Here are some interesting property facts that you should know about Australia.

They’ll come in useful when the property pessimists, who are out once again now that our property markets have reached new heights, get into your ear:

1. There are 10.6 million dwellings in Australia valued at a total of $8.1 trillion

That's almost 3 times as valuable as all the stocks listed on the Australian stock exchange combined

2. The total outstanding mortgage debt on these houses is $1.9 trillion - meaning the overall Loan to Value Ratio for all Australian residential property is just over 23%.

Now that’s not as bad as many people make out, is it?

Remember there are many properties in Australia with no mortgage debt against them at all.

Fact is...residential real estate underpins Australia's wealth.

Source: Corelogic

3. Australia's population has doubled in the last 50 years.

Currently the population is around 25.7 million people, in 1970 it was 12.5million.

In 1901, the population was 3.77 million.

4. The Australia’s population was forecast to grow to 30 million people by the end of this decade (2030) but, because of our closed borders, this estimate is likely to fall short by 1 million people.

However, Australia has a "business plan" to grow to 40 million people by mid-century.

5. Australia is not the land of the middle class like many believe.

According to demographer Mark McCrindle  ABS wealth and income data show that household wealth distribution is very uneven.

While the average household earns just over $116,000 per annum, the top 20% of households earn more than twice this (more than $280,000) and the bottom 20% of Aussies take home around one-fifth of the average (a little over $24,000).

This means that while the bottom fifth of households take home just 4% of all income, the top fifth get almost half (48%).

And wealth is even more unevenly distributed... with the wealthiest Australian 20% of Australians own 80 times more than the lowest 20% of Aussies

Source: McCrindle

6. Prior to Covid, Australia was one of the fastest growing developed nations in the world, growing at 1.4% per annum and adding up to 400,000 people each year.

Sure our borders are closed at present, but Australia has maintained its pre-eminent position as a destination for overseas migrants, and it is likely that there will be a flood of people wanting to make Australia home once we work our way through the pandemic.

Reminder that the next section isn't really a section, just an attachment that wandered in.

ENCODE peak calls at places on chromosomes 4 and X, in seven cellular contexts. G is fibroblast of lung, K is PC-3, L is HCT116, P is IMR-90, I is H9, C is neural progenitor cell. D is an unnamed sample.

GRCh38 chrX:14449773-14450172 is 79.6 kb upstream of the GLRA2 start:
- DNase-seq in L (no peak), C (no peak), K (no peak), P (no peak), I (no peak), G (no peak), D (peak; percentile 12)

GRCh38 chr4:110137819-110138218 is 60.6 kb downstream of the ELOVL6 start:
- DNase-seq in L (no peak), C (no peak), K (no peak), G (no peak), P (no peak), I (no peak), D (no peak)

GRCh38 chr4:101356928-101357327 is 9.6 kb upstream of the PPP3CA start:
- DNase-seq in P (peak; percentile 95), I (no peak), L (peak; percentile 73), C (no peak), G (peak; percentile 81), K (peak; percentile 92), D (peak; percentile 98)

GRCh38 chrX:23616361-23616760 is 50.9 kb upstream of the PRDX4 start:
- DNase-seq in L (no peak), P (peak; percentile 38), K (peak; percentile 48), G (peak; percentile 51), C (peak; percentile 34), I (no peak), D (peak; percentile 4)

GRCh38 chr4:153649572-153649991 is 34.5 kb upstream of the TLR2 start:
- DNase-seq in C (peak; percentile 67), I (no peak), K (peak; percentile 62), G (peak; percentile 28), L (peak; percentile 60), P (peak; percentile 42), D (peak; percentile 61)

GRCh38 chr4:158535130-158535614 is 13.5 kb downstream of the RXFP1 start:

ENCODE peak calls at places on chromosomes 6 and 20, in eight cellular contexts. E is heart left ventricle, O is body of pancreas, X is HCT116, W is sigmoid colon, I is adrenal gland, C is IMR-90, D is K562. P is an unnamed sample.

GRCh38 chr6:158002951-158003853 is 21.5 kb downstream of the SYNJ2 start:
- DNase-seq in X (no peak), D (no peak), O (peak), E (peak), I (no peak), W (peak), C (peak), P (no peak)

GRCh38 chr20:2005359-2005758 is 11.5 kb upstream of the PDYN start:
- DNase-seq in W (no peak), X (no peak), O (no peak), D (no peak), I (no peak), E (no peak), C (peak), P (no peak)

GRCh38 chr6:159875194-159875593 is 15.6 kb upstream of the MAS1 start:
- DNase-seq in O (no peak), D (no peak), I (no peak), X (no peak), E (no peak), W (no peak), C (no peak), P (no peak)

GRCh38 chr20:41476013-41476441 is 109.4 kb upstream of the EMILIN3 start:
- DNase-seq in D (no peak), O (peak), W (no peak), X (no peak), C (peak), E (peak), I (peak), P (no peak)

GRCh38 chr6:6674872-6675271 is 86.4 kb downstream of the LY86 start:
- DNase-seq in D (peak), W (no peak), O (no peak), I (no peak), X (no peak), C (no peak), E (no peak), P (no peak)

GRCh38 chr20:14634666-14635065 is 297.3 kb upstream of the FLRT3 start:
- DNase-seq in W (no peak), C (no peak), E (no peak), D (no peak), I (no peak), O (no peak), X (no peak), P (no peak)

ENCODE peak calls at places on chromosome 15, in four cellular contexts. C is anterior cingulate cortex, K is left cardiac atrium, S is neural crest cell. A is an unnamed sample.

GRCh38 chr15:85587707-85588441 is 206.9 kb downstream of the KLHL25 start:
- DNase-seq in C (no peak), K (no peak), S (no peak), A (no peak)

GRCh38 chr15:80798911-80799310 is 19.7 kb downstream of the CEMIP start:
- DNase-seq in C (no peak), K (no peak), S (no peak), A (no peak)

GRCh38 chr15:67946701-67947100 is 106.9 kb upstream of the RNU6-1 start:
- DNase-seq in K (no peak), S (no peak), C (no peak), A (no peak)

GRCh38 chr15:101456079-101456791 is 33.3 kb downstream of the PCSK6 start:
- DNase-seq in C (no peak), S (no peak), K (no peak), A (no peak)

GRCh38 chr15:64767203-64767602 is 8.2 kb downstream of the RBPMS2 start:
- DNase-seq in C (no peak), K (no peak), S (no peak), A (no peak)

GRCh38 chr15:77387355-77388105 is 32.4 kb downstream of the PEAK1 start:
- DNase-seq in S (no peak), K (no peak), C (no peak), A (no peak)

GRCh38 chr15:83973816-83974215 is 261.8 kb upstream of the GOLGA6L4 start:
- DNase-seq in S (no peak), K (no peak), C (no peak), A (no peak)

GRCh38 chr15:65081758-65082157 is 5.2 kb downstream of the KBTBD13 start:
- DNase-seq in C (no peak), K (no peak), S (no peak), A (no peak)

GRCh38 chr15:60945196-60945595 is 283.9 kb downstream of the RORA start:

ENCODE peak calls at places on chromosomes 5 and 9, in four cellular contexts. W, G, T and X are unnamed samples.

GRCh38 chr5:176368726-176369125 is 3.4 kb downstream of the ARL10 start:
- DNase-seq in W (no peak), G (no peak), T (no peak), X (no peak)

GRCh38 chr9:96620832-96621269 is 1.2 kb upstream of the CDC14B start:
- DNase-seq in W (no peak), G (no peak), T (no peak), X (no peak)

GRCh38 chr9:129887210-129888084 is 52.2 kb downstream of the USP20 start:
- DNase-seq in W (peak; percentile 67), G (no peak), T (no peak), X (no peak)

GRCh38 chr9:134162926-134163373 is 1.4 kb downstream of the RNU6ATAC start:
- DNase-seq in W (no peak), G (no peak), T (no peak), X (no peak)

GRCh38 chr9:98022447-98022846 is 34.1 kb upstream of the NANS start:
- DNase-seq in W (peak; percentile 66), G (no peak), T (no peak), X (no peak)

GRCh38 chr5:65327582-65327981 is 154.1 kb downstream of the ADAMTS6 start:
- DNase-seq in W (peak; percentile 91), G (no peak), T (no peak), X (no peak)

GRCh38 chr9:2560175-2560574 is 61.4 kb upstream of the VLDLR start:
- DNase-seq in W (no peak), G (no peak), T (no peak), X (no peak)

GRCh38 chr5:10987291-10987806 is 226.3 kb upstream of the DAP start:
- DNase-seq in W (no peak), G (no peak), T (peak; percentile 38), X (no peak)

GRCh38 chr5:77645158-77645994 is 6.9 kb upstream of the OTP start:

7. No other modern nation on earth comes close to Australia's generosity in accepting migrants.

For the year ending 30 June 2020 the ABS reports that:

  • There were over 7.6 million migrants living in Australia
  • 29.8% of Australia's population were born overseas
  • Australia's population increased by 194,400 people due to net overseas migration
  • 368,700 people moved interstate, a decrease of 8.7% from the previous year.

The proportion of migrants in the Sydney built-up urban area is 39%, making it one of the world’s most cosmopolitan communities. Melbourne isn’t too far behind at 36%.

This “born abroad” proportion for greater New York is 29%, for Paris 22%, for Berlin 13 %, for Tokyo 2%, while for Shanghai it is less than 1%.

8. Australia’s population is aging.

Within a decade it is likely we will have more people aged over 65 than under 18 for the first time in history.

This is another reason Australia must "import" overseas migrants – to take the place of many baby boomers who are going to slowly leave the workforce

9.  Australia is more generationally diverse than ever.

Despite our ageing population, currently there are more Australians born after 1980 then before it.

This means Gen Y (born from 1980 to 1994), Gen Z (born from 1995 to 2009) and Gen Alpha (born after 2010) comprise more than half Australia’s population.

Currently Gen Y and Gen Z comprise the majority of the workforce, outnumbering Gen X and the Baby Boomers for the first time.

The bottom line...

Understanding our demographic changes is critical for successful property investing.

The long-term trends of how many of us there are, how we want to live and where we want to live will, over the long-term, be more important than the many short-term factors affecting our property markets.



Michael Yardney is CEO of Metropole Property Strategists, which creates wealth for its clients through independent, unbiased property advice and advocacy. He is a best-selling author, one of Australia’s leading experts in wealth creation through property and writes the Property Update blog.

To read more articles by Michael Yardney, click here